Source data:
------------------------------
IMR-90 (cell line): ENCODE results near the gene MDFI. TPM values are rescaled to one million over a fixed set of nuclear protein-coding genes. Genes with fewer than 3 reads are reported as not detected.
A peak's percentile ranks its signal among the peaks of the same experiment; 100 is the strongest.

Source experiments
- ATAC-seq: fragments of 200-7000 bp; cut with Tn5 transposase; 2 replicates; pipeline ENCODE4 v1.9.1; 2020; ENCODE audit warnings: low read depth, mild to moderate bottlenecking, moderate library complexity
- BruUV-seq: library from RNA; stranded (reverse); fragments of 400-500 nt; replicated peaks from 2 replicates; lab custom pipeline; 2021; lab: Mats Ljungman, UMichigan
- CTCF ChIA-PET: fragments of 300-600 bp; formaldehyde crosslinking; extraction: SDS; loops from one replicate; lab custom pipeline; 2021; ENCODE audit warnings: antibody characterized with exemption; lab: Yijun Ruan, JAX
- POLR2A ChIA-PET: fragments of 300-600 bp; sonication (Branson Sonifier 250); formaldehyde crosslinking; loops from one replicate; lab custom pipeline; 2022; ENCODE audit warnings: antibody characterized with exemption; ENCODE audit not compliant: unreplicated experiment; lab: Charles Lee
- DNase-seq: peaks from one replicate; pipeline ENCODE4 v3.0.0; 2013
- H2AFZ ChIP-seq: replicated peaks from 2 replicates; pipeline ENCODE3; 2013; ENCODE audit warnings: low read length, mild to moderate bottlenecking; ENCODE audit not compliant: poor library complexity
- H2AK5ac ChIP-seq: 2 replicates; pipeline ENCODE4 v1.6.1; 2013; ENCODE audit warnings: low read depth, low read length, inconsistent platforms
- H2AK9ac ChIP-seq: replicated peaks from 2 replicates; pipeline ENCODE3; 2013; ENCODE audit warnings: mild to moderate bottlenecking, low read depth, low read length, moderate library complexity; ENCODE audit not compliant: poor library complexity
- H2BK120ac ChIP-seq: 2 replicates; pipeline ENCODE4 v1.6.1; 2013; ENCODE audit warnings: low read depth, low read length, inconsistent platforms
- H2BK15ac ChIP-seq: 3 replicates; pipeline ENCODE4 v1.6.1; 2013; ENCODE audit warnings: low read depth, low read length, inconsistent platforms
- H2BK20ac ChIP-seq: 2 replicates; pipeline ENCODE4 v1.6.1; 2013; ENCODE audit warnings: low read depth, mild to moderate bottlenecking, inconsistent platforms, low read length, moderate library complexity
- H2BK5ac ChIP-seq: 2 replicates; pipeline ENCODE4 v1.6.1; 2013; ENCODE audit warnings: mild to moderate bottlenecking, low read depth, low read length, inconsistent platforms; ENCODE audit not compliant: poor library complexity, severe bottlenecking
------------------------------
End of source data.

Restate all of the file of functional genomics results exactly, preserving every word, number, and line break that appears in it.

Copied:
IMR-90 (cell line): ENCODE results near the gene MDFI. TPM values are rescaled to one million over a fixed set of nuclear protein-coding genes. Genes with fewer than 3 reads are reported as not detected.
A peak's percentile ranks its signal among the peaks of the same experiment; 100 is the strongest.

Source experiments
- ATAC-seq: fragments of 200-7000 bp; cut with Tn5 transposase; 2 replicates; pipeline ENCODE4 v1.9.1; 2020; ENCODE audit warnings: low read depth, mild to moderate bottlenecking, moderate library complexity
- BruUV-seq: library from RNA; stranded (reverse); fragments of 400-500 nt; replicated peaks from 2 replicates; lab custom pipeline; 2021; lab: Mats Ljungman, UMichigan
- CTCF ChIA-PET: fragments of 300-600 bp; formaldehyde crosslinking; extraction: SDS; loops from one replicate; lab custom pipeline; 2021; ENCODE audit warnings: antibody characterized with exemption; lab: Yijun Ruan, JAX
- POLR2A ChIA-PET: fragments of 300-600 bp; sonication (Branson Sonifier 250); formaldehyde crosslinking; loops from one replicate; lab custom pipeline; 2022; ENCODE audit warnings: antibody characterized with exemption; ENCODE audit not compliant: unreplicated experiment; lab: Charles Lee
- DNase-seq: peaks from one replicate; pipeline ENCODE4 v3.0.0; 2013
- H2AFZ ChIP-seq: replicated peaks from 2 replicates; pipeline ENCODE3; 2013; ENCODE audit warnings: low read length, mild to moderate bottlenecking; ENCODE audit not compliant: poor library complexity
- H2AK5ac ChIP-seq: 2 replicates; pipeline ENCODE4 v1.6.1; 2013; ENCODE audit warnings: low read depth, low read length, inconsistent platforms
- H2AK9ac ChIP-seq: replicated peaks from 2 replicates; pipeline ENCODE3; 2013; ENCODE audit warnings: mild to moderate bottlenecking, low read depth, low read length, moderate library complexity; ENCODE audit not compliant: poor library complexity
- H2BK120ac ChIP-seq: 2 replicates; pipeline ENCODE4 v1.6.1; 2013; ENCODE audit warnings: low read depth, low read length, inconsistent platforms
- H2BK15ac ChIP-seq: 3 replicates; pipeline ENCODE4 v1.6.1; 2013; ENCODE audit warnings: low read depth, low read length, inconsistent platforms
- H2BK20ac ChIP-seq: 2 replicates; pipeline ENCODE4 v1.6.1; 2013; ENCODE audit warnings: low read depth, mild to moderate bottlenecking, inconsistent platforms, low read length, moderate library complexity
- H2BK5ac ChIP-seq: 2 replicates; pipeline ENCODE4 v1.6.1; 2013; ENCODE audit warnings: mild to moderate bottlenecking, low read depth, low read length, inconsistent platforms; ENCODE audit not compliant: poor library complexity, severe bottlenecking